- Purpose: conducting meaningful daily activities, such as a job, school volunteerism, family caretaking, or creative endeavors, and the independence, income, and resources to participate in society
- Community: having relationships and social networks that provide support, friendship, love, and hope
Recovery for Every Community
Recovery from addiction has typically been seen as a personal transformation, but what happens when a substance use problem is community-wide?
The Recovery Research Institute explored the complicated issue of community recovery.
Beyond the personal level, widespread substance abuse can deteriorate system-level resources such as strong families, tight social networks, and indigenous community institutions.
Over time, when hopelessness and learned helplessness become ingrained in community culture and transmitted across generations, the community itself is in need of recovery from substance abuse problems.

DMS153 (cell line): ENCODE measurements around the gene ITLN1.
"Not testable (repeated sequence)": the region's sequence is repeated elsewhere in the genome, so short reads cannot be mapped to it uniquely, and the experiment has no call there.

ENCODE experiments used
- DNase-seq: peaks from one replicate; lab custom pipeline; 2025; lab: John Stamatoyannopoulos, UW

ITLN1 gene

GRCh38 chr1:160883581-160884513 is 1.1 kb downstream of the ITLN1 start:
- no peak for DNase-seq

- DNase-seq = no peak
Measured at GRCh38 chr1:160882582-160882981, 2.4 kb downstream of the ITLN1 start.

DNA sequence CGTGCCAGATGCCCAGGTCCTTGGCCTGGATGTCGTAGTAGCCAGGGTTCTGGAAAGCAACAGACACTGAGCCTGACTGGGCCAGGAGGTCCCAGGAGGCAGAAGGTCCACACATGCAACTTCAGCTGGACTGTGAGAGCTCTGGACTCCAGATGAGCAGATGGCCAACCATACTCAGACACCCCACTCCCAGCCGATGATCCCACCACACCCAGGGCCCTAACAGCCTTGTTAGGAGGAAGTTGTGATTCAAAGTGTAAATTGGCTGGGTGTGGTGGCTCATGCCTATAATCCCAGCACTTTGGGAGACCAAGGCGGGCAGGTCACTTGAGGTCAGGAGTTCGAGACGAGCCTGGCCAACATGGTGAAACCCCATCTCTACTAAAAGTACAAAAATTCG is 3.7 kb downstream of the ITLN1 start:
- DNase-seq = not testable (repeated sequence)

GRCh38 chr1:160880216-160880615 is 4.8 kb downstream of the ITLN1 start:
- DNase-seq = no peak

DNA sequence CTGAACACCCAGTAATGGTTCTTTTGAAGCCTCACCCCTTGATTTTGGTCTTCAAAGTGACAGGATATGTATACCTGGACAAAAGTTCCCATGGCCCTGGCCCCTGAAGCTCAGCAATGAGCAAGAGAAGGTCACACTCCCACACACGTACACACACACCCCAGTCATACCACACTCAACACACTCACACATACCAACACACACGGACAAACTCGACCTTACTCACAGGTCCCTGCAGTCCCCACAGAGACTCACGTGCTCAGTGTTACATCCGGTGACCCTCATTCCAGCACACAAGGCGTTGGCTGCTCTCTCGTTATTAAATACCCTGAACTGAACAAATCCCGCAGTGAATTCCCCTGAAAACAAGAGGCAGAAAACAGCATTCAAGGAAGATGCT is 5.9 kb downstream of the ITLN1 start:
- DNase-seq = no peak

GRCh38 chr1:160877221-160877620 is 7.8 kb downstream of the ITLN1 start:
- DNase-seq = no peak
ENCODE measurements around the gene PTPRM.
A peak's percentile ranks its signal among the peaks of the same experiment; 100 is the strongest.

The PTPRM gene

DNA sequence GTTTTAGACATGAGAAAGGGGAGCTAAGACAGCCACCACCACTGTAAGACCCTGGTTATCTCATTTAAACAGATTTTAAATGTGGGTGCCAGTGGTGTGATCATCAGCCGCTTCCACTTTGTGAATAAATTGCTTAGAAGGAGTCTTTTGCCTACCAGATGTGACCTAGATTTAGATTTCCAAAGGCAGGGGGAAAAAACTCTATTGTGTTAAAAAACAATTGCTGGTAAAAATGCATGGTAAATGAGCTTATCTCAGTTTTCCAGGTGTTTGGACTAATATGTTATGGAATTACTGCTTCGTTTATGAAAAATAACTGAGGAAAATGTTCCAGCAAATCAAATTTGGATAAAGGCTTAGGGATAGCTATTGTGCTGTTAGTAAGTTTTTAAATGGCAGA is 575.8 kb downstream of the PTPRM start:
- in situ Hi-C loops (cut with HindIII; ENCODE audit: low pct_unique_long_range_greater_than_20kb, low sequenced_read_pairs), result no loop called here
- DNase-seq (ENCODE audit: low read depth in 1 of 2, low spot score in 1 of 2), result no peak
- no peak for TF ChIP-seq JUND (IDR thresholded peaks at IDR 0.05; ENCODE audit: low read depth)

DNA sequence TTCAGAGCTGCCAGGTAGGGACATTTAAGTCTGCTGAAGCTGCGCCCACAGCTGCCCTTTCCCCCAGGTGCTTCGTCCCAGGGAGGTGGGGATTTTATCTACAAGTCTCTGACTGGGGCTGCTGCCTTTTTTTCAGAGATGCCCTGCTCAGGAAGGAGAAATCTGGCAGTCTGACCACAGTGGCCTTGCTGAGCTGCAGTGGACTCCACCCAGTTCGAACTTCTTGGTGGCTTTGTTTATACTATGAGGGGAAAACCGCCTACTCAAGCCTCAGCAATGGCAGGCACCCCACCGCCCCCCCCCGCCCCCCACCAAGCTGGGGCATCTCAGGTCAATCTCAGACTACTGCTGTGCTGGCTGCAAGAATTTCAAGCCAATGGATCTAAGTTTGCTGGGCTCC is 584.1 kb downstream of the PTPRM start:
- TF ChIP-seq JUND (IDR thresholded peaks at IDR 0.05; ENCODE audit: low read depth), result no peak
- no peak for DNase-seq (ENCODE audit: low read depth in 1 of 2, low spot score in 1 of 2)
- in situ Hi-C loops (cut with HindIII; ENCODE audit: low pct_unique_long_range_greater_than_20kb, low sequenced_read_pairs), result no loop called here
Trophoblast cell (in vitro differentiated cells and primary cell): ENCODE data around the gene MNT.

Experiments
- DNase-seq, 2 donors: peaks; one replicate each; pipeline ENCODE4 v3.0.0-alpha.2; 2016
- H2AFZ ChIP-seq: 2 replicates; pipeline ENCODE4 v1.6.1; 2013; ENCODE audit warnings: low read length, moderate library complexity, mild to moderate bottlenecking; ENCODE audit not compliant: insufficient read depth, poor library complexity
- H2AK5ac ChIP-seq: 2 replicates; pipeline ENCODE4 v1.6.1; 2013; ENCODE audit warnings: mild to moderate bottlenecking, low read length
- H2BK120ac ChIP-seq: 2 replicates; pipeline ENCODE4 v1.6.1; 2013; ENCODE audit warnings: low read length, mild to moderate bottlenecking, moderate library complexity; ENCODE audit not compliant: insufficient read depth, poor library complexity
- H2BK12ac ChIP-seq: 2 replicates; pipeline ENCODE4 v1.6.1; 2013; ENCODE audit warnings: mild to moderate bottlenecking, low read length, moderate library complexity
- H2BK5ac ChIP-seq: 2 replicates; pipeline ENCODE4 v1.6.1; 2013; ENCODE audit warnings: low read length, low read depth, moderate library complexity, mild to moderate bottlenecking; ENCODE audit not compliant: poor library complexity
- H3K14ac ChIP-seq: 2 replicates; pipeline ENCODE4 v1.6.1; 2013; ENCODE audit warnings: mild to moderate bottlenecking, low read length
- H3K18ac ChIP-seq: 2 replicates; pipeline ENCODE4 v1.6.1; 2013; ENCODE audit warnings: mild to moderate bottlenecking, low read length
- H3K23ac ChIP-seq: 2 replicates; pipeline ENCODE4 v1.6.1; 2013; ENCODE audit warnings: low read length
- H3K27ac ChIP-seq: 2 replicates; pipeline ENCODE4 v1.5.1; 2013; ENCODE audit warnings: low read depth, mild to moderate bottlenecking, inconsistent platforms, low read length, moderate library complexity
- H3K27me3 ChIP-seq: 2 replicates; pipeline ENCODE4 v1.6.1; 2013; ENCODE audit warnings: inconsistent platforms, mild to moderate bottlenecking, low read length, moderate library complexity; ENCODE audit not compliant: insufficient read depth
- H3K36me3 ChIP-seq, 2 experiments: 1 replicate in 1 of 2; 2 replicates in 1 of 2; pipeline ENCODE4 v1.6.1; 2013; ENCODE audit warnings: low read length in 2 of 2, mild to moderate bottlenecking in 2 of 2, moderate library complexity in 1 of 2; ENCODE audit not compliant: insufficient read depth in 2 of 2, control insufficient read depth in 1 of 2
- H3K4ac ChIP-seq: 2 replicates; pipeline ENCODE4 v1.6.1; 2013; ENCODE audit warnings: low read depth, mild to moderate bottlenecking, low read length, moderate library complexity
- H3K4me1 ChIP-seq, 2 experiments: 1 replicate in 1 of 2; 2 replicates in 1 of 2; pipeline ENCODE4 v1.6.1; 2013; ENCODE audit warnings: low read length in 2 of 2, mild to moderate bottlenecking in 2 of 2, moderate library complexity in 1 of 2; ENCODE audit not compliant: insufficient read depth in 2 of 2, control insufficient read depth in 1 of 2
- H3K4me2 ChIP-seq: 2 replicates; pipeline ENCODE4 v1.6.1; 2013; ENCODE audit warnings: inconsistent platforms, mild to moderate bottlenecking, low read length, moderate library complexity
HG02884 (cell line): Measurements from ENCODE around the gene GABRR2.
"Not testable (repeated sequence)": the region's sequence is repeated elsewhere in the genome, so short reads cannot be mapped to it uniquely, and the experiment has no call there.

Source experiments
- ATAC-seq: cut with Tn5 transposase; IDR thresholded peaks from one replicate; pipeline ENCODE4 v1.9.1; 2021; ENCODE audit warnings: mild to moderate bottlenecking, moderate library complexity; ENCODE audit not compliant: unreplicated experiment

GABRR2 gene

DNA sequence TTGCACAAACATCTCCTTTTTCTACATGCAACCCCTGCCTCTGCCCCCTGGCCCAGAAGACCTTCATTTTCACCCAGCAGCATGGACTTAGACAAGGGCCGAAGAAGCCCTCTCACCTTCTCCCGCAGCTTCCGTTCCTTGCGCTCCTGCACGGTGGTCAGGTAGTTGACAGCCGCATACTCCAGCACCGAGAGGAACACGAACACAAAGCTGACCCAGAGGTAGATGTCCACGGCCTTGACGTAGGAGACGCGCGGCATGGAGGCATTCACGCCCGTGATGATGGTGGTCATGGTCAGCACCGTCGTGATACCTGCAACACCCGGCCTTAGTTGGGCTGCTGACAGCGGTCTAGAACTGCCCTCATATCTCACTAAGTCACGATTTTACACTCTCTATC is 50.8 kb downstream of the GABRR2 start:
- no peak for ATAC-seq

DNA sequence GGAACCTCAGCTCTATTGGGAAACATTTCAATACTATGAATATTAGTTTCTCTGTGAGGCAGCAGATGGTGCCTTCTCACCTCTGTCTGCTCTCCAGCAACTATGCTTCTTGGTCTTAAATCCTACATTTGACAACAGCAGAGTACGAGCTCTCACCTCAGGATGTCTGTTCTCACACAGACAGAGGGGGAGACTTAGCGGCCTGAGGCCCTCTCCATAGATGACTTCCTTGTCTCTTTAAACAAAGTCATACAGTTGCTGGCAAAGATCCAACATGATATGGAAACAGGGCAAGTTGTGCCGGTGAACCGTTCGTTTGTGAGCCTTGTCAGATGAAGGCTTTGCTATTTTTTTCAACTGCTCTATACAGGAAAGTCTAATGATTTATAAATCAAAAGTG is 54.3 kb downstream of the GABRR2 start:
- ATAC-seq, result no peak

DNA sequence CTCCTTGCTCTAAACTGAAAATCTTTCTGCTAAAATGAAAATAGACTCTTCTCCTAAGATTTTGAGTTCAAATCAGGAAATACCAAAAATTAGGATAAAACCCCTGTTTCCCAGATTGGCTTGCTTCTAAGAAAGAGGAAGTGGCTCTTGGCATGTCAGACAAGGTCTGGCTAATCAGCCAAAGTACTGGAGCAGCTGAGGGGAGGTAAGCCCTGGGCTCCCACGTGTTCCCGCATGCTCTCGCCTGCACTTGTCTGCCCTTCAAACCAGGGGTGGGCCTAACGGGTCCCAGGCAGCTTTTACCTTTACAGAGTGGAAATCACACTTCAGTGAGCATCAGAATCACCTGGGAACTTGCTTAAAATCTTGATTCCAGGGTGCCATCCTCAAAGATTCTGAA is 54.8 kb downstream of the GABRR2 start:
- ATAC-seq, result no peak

Here’s what researchers found:
For individuals & families seeking recovery: People in distressed communities need opportunities to share their experiences. Personal recovery from alcohol and other drugs can translate into collective recovery when you can see your story as part of a larger story (i.e., “I” to “we”). Consider engaging in focus groups, town meetings, and other listening forms where people can share their experiences, strength, and hope.
For scientists: This article suggested that a neighborhood, community, or culture can be said to be in need of recovery when substance abuse-related problems reach levels of prevalence and severity that threaten collective health and functioning and are transmitted generationally. Conducting recovery prevalence surveys, mapping problem severity by zip code, and establishing recovery-focused system performance benchmarks are all areas that scientists can contribute to that will advance efforts for community recovery.